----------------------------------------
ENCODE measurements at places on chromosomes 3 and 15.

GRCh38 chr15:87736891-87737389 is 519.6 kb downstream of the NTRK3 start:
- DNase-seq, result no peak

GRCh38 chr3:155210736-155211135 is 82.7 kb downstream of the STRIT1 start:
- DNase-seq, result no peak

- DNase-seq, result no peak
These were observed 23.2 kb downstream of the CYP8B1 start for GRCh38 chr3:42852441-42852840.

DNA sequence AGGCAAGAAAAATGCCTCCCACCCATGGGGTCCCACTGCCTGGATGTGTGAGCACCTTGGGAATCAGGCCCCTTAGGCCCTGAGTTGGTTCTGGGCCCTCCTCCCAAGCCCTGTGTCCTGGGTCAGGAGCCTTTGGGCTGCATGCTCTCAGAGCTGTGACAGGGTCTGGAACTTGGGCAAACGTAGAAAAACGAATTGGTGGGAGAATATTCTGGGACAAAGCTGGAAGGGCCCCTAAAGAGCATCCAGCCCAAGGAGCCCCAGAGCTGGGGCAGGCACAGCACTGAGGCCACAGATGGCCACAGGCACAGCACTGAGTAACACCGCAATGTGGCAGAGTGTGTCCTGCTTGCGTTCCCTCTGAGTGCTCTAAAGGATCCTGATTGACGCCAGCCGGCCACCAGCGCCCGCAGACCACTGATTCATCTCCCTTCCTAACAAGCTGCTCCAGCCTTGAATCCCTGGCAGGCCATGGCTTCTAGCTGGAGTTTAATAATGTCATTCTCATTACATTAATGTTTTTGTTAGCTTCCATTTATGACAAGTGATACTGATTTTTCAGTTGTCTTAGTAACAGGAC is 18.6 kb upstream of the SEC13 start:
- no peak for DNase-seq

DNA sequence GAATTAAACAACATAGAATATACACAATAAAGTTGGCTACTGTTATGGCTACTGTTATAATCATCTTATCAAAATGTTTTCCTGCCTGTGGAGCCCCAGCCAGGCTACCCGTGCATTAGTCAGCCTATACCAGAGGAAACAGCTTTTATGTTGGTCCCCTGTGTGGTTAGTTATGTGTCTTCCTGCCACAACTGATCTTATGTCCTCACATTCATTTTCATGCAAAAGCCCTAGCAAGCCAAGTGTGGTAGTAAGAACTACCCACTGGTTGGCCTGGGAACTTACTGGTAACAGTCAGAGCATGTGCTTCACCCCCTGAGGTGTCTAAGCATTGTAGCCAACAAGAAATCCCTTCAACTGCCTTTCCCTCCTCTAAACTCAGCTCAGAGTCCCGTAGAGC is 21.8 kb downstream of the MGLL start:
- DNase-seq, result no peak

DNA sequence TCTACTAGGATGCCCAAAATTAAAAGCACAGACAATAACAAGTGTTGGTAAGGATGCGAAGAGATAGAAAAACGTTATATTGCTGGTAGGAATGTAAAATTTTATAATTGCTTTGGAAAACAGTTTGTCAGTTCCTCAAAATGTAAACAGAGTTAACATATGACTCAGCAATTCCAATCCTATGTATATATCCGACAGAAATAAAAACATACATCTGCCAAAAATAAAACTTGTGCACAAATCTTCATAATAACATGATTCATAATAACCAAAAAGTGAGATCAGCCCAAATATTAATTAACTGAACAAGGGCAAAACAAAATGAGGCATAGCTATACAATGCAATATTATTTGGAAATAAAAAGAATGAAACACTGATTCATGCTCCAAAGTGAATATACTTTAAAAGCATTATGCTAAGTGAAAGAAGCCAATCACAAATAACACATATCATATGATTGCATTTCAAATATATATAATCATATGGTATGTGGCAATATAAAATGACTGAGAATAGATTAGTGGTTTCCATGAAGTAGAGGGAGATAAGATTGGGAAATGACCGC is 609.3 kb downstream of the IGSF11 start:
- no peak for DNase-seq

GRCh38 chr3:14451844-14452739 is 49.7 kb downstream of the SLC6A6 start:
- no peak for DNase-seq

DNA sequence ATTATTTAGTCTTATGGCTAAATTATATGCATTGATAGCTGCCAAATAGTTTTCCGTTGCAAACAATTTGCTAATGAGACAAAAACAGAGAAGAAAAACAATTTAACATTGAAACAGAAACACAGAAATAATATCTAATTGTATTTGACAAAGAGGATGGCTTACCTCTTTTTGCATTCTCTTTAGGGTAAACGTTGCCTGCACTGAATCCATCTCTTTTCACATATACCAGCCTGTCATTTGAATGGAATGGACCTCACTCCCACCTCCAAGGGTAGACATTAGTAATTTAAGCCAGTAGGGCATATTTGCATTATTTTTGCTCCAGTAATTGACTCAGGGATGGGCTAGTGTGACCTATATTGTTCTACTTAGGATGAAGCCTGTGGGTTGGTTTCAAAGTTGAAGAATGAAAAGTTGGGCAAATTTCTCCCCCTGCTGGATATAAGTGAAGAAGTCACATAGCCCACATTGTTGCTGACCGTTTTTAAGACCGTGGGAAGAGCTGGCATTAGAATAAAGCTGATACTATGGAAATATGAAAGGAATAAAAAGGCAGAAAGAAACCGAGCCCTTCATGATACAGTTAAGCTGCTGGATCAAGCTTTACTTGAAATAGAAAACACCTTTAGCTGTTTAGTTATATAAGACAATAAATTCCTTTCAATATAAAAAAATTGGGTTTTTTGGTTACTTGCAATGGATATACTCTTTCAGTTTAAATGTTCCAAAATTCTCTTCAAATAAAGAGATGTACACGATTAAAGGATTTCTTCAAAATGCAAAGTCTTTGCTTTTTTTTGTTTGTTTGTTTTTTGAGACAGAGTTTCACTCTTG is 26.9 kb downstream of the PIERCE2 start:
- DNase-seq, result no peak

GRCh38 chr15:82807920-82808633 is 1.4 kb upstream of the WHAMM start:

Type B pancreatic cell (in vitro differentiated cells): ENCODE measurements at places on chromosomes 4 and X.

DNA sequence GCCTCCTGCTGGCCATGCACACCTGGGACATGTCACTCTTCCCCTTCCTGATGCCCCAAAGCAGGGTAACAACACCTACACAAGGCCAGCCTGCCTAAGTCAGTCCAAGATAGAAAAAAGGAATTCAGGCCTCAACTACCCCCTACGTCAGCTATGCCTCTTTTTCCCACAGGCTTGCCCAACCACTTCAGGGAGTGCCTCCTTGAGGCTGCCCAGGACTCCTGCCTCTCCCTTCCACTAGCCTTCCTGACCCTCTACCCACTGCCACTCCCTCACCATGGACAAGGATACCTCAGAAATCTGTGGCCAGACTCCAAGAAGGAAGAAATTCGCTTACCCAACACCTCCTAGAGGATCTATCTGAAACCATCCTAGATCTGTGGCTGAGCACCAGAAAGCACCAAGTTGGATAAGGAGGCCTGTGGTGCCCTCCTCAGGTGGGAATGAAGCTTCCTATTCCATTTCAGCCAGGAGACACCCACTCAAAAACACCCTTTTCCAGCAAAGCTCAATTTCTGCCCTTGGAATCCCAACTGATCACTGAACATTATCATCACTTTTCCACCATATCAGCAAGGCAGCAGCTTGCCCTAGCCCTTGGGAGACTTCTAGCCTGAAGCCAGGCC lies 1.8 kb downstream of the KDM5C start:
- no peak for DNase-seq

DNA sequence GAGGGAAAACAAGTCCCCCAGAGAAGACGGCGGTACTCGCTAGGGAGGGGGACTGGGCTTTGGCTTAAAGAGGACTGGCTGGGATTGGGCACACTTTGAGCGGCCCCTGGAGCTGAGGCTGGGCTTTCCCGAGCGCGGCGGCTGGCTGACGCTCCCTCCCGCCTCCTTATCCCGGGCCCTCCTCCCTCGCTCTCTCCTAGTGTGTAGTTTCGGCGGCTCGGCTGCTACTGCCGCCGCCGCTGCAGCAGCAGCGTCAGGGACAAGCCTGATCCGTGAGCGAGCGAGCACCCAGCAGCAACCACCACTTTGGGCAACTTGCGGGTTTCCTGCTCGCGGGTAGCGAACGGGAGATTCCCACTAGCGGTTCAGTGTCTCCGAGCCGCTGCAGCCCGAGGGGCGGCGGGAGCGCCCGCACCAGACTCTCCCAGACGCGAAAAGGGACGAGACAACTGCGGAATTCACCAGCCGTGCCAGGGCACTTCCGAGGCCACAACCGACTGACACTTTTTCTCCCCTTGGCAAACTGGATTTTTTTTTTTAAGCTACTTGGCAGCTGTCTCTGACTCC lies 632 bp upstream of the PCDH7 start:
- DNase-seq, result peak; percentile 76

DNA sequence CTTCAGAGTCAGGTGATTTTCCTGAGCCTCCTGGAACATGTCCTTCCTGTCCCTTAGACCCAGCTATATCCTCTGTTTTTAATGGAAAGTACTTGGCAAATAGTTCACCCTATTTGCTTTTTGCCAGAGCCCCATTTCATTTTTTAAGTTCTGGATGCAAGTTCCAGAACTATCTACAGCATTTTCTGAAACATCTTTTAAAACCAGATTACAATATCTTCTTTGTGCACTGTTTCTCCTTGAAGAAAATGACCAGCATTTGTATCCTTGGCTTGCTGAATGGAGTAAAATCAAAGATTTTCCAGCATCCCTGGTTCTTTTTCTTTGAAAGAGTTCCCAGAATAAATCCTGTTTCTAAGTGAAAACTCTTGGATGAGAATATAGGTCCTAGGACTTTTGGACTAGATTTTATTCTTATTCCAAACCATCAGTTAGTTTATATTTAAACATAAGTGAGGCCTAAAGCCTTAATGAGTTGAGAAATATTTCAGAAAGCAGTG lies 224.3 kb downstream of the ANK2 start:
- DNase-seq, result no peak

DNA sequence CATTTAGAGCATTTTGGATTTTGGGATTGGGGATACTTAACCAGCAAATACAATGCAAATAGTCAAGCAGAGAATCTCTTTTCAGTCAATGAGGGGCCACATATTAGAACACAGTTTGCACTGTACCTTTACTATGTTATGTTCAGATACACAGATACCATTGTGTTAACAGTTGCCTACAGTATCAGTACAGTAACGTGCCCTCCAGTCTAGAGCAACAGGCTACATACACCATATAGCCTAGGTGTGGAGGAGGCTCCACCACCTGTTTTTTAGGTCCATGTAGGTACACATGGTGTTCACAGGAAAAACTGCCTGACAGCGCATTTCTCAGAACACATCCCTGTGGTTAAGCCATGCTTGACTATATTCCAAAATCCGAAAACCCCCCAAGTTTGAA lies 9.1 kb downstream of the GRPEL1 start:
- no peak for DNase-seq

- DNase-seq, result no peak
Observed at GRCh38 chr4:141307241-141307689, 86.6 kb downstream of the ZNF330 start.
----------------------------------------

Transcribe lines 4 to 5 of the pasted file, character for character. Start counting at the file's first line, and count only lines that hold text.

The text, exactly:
GRCh38 chr3:155210736-155211135 is 82.7 kb downstream of the STRIT1 start:
- DNase-seq, result no peak